The next generation of products in the world will be green. But what is “green?” Green can mean earth-friendly, green can mean a political movement, but for lack of a better term, green can also be the label given to the most significant economic transformation in the history of humanity; the transition from a civilization that contends with nature in a struggle for survival, to a civilization that nurtures the environment, and creates technologies that exist in harmony with nature. In the year 2001 we sit poised on the brink of this momentus shift, and already the staggering economic opportunities are being identified and invested.
Sacramento California’s role in this worldwide shift to a green economy could be huge. Sacramento’s electric power company, SMUD, for example, is a pioneer in nurturing distributed power, where the utility buys back extra power that homeowners produce using wind or photovoltaics. Just how radical and courageous this stance really is can be appreciated when one studies the resistance other utilties, across most of the United States, are raising against “net metering” and other embracings of distributed power. But it’s in Sacramento’s start-up world where you’ll find the real green excitement. Across a variety of disciplines, from renewable energy to soil remediation, start-up firms in the Sacramento area are breaking new ground.
In Roseville, entrepreneur Jonathan Brewer at EarthWorks Environmental has taken the expertise he gained with mining enterprises and come up with an innovation that promises to make treatment of toxic soils better, faster, and a lot cheaper. He has taken giant hammer mills that are typically used to pulverize mining ore, and uses them instead to pulverize soil that has toxic contaminants. The atomized soil is then easily treated with chemical reactants to render it safe enough to use in a child’s sandbox.
“We can treat any toxin for which there’s a chemical methodology to degrade,” says Brewer, and that’s almost anything. Most current treatment options require moving the soil to a toxic waste dump, a much more expensive procedure that doesn’t solve the problem, only relocates it. Brewer’s company is going to turn segments of the industrial waste processing industry on their ears.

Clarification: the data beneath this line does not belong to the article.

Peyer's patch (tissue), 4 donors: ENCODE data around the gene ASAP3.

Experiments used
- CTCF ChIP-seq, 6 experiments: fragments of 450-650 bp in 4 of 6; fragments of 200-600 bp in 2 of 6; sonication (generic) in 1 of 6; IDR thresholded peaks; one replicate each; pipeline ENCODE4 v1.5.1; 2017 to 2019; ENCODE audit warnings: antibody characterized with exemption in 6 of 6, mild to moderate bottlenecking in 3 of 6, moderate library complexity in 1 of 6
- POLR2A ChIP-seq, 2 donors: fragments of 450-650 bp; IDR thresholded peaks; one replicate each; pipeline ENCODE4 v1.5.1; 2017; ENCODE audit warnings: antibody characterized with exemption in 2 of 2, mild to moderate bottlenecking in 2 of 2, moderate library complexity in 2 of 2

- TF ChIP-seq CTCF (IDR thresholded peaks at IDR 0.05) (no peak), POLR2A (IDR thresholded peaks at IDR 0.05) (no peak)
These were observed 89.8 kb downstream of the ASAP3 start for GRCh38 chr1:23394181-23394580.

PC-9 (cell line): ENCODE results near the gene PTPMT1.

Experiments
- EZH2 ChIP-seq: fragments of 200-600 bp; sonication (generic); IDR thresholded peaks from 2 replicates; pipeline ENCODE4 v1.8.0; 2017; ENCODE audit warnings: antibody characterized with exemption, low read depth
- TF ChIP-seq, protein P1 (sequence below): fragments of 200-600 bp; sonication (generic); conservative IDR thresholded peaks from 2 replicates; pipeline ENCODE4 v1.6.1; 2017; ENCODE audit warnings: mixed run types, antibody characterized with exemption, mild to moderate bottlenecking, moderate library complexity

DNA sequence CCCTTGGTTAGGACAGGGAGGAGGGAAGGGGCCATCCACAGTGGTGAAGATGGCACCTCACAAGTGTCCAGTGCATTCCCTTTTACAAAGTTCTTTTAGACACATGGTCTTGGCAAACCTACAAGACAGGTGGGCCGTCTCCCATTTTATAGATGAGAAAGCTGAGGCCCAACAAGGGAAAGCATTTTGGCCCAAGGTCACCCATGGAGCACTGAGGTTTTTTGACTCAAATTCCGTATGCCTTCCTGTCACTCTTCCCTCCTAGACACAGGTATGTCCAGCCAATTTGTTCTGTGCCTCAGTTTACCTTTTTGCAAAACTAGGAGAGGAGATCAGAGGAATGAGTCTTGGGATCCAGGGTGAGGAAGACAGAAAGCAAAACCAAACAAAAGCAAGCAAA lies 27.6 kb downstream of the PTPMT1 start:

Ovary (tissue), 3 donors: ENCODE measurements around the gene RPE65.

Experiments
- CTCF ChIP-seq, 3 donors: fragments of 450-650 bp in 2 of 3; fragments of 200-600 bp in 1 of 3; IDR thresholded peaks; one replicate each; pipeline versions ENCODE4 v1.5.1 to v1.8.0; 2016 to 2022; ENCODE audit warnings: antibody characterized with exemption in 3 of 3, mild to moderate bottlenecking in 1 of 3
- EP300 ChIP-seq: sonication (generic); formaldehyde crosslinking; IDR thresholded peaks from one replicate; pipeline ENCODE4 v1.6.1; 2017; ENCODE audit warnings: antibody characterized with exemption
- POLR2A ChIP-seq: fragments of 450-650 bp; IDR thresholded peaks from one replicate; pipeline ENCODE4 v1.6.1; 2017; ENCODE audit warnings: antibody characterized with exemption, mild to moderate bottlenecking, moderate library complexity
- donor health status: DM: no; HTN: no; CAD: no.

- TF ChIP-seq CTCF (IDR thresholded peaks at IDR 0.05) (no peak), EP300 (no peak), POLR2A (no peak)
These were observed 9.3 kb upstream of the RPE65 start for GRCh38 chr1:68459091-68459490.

In downtown Sacramento, in a lab in an old brick building by the railroad tracks, for six years entrepreneur and inventor Rex Hodges at Anuvu Inc. has been perfecting a revolutionary automobile design. A former Aerojet scientist, Hodges has taken a variety of technologies used in aerospace; fuel cells, carbon epoxy composites, and hydrogen/oxygen fuel tanks, to design the car of the future.
|Anuvu’s Concept Car|
This vehicle runs on a hydrogen/oxygen fuel mix that car owners can produce themselves using a garage unit that runs on electricity and water that is sold along with the car. Modeling the performance of this car indicates that for $20 worth of electricity the car can go 700 miles, and Hodges believes they can sell the four-passenger sedans for under $30,000. Detroit, watch out.
Just west of Sacramento, in Fairfield, BP Solar has built one of the largest photovoltaic manufacturing plants in the world. Mac Moore, BP Solar’s Director of Building & Utility Markets for North America, said that the installed price for photovoltaic panels produced at this plant will be as low as $6.00 per watt, which is less than one-third what they cost just ten years ago. Already photovoltaic cells are cost-effective power solutions compared to utility prices during peak demand, and BP and other photovoltaic manufacturers are selling them as fast as they can make them. Costs for photovoltaics will continue to drop, and eventually will yield power that is not only clean, but cheap and abundant. Texas oilmen, take note.
In North Highlands, Atlantis Energy is taking raw photovoltaic panels from manufacturers such as BP Solar, and integrating them into roofing materials and tinted windows. Joe Morrisey, Director of North American Sales for Atlantis Energy, sees this as an essential step towards photovoltaics becoming ubiquitous in the landscape, since, as he puts it, “we can’t have every neighborhood looking like a 15 year old’s science project.”
Not only do photovoltaics integrate well into windows and roofing, but they can, ultimately, be cheaper that way, since they are then filling the function not only of supplying power, but are also replacing roofing material and window panels that the builder would have to purchase anyway. Atlantis is working with major national home and commercial construction companies, and photovoltaics routinely integrated into the skin of new buildings is just around the corner.
California is a land of dreams. Before there was the dream of going to Los Angeles and becoming a movie star, or the dream of going to Silicon Valley and becoming a high-technology billionaire, there was the gold rush and dreams of riches, in Sacramento. Now a new dream can belong to California, with the epicenter back where it all began 150 years ago, the dream of a planet where nature and technology exist in harmony. Green technology companies, nurtured by the trend-setting political consciousness of Californians, and the creativity of local start-ups who have products that could change the world, can make the Sacramento a green boomtown. The destination of dreamers. The Green Valley.